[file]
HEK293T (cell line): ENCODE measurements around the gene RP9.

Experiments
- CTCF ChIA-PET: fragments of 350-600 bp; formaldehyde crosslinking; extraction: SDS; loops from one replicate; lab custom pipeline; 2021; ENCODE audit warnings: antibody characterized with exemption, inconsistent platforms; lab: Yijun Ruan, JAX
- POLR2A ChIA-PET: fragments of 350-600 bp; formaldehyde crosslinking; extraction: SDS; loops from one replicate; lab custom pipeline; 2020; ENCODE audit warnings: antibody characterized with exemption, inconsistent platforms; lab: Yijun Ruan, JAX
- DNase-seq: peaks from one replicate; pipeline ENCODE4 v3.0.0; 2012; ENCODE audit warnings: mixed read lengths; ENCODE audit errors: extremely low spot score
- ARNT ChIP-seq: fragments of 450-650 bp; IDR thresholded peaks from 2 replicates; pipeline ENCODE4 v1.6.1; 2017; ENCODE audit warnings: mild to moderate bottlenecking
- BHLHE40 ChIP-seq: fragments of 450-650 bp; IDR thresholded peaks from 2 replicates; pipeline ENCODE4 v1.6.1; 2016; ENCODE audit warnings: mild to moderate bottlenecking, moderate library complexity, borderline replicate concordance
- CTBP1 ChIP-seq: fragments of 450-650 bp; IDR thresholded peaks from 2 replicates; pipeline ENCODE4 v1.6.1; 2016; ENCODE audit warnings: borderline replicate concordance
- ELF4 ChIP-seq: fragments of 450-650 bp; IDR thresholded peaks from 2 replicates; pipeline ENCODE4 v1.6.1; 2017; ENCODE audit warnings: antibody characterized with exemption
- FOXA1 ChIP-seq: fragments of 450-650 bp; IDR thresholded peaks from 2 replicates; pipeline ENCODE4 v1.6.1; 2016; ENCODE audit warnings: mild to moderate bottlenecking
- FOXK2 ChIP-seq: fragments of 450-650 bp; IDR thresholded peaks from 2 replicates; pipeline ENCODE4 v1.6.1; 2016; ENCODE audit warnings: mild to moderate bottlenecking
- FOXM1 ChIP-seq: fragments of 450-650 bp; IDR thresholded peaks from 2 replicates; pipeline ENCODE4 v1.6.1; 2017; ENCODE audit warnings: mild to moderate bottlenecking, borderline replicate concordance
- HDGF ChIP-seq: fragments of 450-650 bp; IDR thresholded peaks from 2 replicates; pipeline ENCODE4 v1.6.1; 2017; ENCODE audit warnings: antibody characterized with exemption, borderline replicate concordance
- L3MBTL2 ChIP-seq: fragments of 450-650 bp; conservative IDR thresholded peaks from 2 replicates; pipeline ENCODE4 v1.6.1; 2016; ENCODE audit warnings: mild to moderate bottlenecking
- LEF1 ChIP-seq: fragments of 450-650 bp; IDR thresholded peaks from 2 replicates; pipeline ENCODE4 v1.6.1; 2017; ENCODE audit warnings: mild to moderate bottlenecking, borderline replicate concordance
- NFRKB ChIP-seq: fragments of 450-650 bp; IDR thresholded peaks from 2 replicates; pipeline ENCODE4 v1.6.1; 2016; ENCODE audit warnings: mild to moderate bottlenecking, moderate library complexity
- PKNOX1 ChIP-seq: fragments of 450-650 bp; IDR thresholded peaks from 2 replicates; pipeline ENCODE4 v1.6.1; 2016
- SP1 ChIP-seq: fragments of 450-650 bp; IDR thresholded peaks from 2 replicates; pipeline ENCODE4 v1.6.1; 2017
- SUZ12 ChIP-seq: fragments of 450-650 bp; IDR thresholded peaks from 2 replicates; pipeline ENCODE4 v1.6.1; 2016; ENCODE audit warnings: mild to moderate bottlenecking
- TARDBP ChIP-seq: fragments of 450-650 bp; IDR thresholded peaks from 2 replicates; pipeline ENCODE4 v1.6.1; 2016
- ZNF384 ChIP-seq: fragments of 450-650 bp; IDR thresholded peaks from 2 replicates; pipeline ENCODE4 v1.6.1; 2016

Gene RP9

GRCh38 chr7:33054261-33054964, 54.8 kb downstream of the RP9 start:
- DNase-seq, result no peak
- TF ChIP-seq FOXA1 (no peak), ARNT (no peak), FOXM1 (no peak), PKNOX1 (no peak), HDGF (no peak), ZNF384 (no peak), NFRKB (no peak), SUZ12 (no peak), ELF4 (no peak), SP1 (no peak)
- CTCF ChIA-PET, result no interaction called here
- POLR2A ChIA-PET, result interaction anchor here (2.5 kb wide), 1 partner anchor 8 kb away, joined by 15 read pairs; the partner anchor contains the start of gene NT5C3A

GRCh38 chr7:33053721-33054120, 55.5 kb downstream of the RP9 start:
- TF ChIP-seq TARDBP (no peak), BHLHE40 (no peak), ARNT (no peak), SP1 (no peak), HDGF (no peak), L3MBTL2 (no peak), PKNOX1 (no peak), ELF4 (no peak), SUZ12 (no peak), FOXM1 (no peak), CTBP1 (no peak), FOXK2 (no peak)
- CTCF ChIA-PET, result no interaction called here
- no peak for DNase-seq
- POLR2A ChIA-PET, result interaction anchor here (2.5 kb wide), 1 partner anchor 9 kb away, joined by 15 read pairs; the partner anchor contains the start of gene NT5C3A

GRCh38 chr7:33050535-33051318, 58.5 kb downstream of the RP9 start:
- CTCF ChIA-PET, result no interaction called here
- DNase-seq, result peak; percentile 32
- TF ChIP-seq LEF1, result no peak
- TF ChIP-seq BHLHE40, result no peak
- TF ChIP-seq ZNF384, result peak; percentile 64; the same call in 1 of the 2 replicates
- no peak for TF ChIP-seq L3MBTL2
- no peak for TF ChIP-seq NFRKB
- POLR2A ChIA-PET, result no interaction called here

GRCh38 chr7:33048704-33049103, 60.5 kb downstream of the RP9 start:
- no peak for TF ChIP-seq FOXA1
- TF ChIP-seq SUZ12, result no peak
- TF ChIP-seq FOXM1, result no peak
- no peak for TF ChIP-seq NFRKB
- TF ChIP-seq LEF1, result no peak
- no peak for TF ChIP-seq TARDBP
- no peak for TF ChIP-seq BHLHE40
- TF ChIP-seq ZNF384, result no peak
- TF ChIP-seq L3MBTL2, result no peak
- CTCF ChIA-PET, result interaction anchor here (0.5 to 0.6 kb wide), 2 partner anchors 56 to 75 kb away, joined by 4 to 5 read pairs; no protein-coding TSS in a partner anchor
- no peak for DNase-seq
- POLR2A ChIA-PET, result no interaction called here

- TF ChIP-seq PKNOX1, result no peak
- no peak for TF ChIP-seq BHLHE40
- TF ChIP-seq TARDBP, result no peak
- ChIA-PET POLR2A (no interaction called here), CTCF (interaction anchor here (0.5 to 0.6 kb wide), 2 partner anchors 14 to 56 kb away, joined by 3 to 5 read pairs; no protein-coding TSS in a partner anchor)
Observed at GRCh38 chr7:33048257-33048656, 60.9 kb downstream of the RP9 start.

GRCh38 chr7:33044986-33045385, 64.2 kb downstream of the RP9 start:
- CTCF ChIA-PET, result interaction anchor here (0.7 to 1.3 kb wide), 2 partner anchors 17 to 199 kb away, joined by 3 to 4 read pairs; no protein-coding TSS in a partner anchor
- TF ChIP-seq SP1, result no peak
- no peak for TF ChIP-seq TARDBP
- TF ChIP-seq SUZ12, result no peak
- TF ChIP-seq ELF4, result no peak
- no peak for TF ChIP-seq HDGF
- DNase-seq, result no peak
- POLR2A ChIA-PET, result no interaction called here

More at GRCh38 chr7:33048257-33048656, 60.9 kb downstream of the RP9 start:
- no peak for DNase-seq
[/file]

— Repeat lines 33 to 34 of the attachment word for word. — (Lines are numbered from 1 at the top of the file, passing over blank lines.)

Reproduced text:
GRCh38 chr7:33050535-33051318, 58.5 kb downstream of the RP9 start:
- CTCF ChIA-PET, result no interaction called here